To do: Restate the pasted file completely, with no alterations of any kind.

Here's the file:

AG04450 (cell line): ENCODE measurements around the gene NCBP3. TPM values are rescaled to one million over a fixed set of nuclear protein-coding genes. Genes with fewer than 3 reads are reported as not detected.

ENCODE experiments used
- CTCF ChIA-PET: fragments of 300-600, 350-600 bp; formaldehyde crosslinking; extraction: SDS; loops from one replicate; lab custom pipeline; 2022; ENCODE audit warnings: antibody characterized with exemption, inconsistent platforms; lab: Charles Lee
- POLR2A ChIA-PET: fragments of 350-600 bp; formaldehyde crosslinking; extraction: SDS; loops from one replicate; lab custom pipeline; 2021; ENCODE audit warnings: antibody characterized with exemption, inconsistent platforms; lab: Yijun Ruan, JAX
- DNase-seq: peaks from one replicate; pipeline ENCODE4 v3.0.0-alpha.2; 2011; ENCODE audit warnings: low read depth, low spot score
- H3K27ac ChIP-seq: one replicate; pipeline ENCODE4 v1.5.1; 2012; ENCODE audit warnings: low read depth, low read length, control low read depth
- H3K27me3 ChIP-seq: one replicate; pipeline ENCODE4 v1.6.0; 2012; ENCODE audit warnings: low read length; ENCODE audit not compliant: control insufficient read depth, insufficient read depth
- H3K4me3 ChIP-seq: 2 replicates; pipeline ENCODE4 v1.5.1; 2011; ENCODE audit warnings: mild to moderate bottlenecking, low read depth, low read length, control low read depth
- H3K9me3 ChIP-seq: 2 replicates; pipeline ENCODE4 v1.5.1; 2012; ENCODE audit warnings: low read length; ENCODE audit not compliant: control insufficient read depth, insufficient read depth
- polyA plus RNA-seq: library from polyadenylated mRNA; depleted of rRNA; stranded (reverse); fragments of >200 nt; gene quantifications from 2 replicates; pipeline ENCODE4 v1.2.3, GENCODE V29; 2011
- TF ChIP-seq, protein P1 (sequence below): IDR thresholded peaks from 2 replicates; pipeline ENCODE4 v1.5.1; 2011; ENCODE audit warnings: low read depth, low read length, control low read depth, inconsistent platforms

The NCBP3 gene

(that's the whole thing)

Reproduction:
AG04450 (cell line): ENCODE measurements around the gene NCBP3. TPM values are rescaled to one million over a fixed set of nuclear protein-coding genes. Genes with fewer than 3 reads are reported as not detected.

ENCODE experiments used
- CTCF ChIA-PET: fragments of 300-600, 350-600 bp; formaldehyde crosslinking; extraction: SDS; loops from one replicate; lab custom pipeline; 2022; ENCODE audit warnings: antibody characterized with exemption, inconsistent platforms; lab: Charles Lee
- POLR2A ChIA-PET: fragments of 350-600 bp; formaldehyde crosslinking; extraction: SDS; loops from one replicate; lab custom pipeline; 2021; ENCODE audit warnings: antibody characterized with exemption, inconsistent platforms; lab: Yijun Ruan, JAX
- DNase-seq: peaks from one replicate; pipeline ENCODE4 v3.0.0-alpha.2; 2011; ENCODE audit warnings: low read depth, low spot score
- H3K27ac ChIP-seq: one replicate; pipeline ENCODE4 v1.5.1; 2012; ENCODE audit warnings: low read depth, low read length, control low read depth
- H3K27me3 ChIP-seq: one replicate; pipeline ENCODE4 v1.6.0; 2012; ENCODE audit warnings: low read length; ENCODE audit not compliant: control insufficient read depth, insufficient read depth
- H3K4me3 ChIP-seq: 2 replicates; pipeline ENCODE4 v1.5.1; 2011; ENCODE audit warnings: mild to moderate bottlenecking, low read depth, low read length, control low read depth
- H3K9me3 ChIP-seq: 2 replicates; pipeline ENCODE4 v1.5.1; 2012; ENCODE audit warnings: low read length; ENCODE audit not compliant: control insufficient read depth, insufficient read depth
- polyA plus RNA-seq: library from polyadenylated mRNA; depleted of rRNA; stranded (reverse); fragments of >200 nt; gene quantifications from 2 replicates; pipeline ENCODE4 v1.2.3, GENCODE V29; 2011
- TF ChIP-seq, protein P1 (sequence below): IDR thresholded peaks from 2 replicates; pipeline ENCODE4 v1.5.1; 2011; ENCODE audit warnings: low read depth, low read length, control low read depth, inconsistent platforms

The NCBP3 gene